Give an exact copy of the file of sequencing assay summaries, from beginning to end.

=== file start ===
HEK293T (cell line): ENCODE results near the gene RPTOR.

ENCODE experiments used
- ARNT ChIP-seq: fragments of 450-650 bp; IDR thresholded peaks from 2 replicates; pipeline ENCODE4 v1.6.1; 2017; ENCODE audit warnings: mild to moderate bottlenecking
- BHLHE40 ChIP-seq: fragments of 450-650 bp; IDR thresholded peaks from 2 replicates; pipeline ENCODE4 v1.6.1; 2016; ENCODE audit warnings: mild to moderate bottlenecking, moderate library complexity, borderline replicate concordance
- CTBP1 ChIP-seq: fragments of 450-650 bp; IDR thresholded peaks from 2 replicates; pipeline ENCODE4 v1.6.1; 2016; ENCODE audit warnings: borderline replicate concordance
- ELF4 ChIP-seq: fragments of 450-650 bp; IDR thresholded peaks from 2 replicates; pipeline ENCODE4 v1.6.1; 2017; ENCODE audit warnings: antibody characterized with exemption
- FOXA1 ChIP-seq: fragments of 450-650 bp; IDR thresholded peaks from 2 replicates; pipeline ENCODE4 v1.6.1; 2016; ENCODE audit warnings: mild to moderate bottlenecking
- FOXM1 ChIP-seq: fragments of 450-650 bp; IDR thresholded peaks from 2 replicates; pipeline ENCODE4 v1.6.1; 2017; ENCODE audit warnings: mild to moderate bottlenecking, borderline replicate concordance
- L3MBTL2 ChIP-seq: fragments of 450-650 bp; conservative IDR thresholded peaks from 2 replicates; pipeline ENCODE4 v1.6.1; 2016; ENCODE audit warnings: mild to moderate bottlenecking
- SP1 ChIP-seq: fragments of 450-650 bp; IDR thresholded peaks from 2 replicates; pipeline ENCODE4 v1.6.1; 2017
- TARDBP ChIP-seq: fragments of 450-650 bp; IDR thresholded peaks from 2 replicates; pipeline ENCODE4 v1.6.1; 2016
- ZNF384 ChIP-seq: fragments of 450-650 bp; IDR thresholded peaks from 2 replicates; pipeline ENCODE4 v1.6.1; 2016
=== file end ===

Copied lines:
HEK293T (cell line): ENCODE results near the gene RPTOR.

ENCODE experiments used
- ARNT ChIP-seq: fragments of 450-650 bp; IDR thresholded peaks from 2 replicates; pipeline ENCODE4 v1.6.1; 2017; ENCODE audit warnings: mild to moderate bottlenecking
- BHLHE40 ChIP-seq: fragments of 450-650 bp; IDR thresholded peaks from 2 replicates; pipeline ENCODE4 v1.6.1; 2016; ENCODE audit warnings: mild to moderate bottlenecking, moderate library complexity, borderline replicate concordance
- CTBP1 ChIP-seq: fragments of 450-650 bp; IDR thresholded peaks from 2 replicates; pipeline ENCODE4 v1.6.1; 2016; ENCODE audit warnings: borderline replicate concordance
- ELF4 ChIP-seq: fragments of 450-650 bp; IDR thresholded peaks from 2 replicates; pipeline ENCODE4 v1.6.1; 2017; ENCODE audit warnings: antibody characterized with exemption
- FOXA1 ChIP-seq: fragments of 450-650 bp; IDR thresholded peaks from 2 replicates; pipeline ENCODE4 v1.6.1; 2016; ENCODE audit warnings: mild to moderate bottlenecking
- FOXM1 ChIP-seq: fragments of 450-650 bp; IDR thresholded peaks from 2 replicates; pipeline ENCODE4 v1.6.1; 2017; ENCODE audit warnings: mild to moderate bottlenecking, borderline replicate concordance
- L3MBTL2 ChIP-seq: fragments of 450-650 bp; conservative IDR thresholded peaks from 2 replicates; pipeline ENCODE4 v1.6.1; 2016; ENCODE audit warnings: mild to moderate bottlenecking
- SP1 ChIP-seq: fragments of 450-650 bp; IDR thresholded peaks from 2 replicates; pipeline ENCODE4 v1.6.1; 2017
- TARDBP ChIP-seq: fragments of 450-650 bp; IDR thresholded peaks from 2 replicates; pipeline ENCODE4 v1.6.1; 2016
- ZNF384 ChIP-seq: fragments of 450-650 bp; IDR thresholded peaks from 2 replicates; pipeline ENCODE4 v1.6.1; 2016